A group of mad scientists have been working on a human-to-dolphin translator and ... it might actually work. What sounds like a science fiction fantasy, might actually become a reality as researchers say they had a successful result using their new technology in the wild.

Denise Herzing, the director of the Wild Dolphin Project and creator of the Cetacean Hearing Telemetry device (CHAT), had a very appropriate reaction to hearing a successful dolphin translation: “I was like whoa! We have a match. I was stunned.” 

While dolphins can be trained to understand and respond to human commands, that communication has so far only been one way. But Herzing and her colleagues have been working for years to try to crack the other side of that code.

CHAT uses underwater microphones to capture dolphin noises, such as clicks and whistles, many of which cannot even even be heard by human ears. Rather than try to translate all their sounds, Dr. Herzing taught the dolphins eight "words" that relate to their environment, like "seaweed" and "bow wave ride" (the wave created by a boat, which dolphins can ride). Because dolphins make such a large range of sounds, up to 200 kilohertz, Herzing’s strategy helped to narrow down that range to eight identifiable noises.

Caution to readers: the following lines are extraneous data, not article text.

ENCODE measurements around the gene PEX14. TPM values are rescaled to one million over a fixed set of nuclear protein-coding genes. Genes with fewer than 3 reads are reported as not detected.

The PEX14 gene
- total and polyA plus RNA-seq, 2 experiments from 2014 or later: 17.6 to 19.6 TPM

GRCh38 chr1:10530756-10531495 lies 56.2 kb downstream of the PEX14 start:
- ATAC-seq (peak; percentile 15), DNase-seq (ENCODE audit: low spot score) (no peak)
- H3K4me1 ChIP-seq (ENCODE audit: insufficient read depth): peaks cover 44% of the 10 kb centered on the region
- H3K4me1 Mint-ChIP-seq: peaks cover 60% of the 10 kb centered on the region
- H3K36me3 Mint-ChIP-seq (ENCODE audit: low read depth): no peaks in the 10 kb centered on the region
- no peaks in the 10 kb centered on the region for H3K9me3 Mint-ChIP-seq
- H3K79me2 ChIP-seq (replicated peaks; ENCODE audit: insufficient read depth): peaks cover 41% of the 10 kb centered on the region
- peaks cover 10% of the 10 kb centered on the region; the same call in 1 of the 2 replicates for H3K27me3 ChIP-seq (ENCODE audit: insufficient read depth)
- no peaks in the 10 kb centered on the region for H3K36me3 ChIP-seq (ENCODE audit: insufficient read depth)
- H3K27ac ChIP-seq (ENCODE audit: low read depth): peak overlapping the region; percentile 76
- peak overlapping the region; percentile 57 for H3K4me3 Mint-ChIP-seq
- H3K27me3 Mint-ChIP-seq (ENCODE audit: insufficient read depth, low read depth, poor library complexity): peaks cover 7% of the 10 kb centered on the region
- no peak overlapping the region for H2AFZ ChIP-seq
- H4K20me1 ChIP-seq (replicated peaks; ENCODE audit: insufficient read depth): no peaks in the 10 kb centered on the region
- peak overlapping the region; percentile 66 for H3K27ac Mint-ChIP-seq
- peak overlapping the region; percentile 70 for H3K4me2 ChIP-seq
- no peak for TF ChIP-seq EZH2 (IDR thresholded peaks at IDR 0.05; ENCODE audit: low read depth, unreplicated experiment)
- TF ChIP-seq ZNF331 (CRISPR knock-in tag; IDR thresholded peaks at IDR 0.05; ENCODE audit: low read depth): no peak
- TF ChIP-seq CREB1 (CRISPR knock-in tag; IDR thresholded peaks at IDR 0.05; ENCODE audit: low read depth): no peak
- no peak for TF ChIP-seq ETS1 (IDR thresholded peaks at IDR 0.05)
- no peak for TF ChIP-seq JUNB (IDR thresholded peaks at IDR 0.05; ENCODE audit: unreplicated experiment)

This translation system was designed to work as so: “Divers will play back one of eight "words" coined by the team to mean "seaweed" or "bow wave ride". The software will listen to see if the dolphins mimic them. Once the system can recognise these mimicked words, the idea is to use it to crack a much harder problem: listening to natural dolphin sounds and pulling out salient features that may be the "fundamental units" of dolphin communication.” 

The first successfully mimicked sound was "seaweed." A pod that Herzing had studied for the last 25 years made an unusual whistle, associated with a type of seaweed, sargassum. While the sound was only heard once, it is still being cited as a breakthrough in dolphin-to-human communication. 

Recognizing the "word" for seaweed is a start, but it does not guarantee that we will be speaking with the adorable aquatic critters anytime soon.  Herzing admits that “We don’t know if dolphins have words. We could use their signals, if we knew them.” With the first dolphin ‘saying’ seaweed, there is hope for turning this signal into an understanding of the fundamental units of dolphin communication.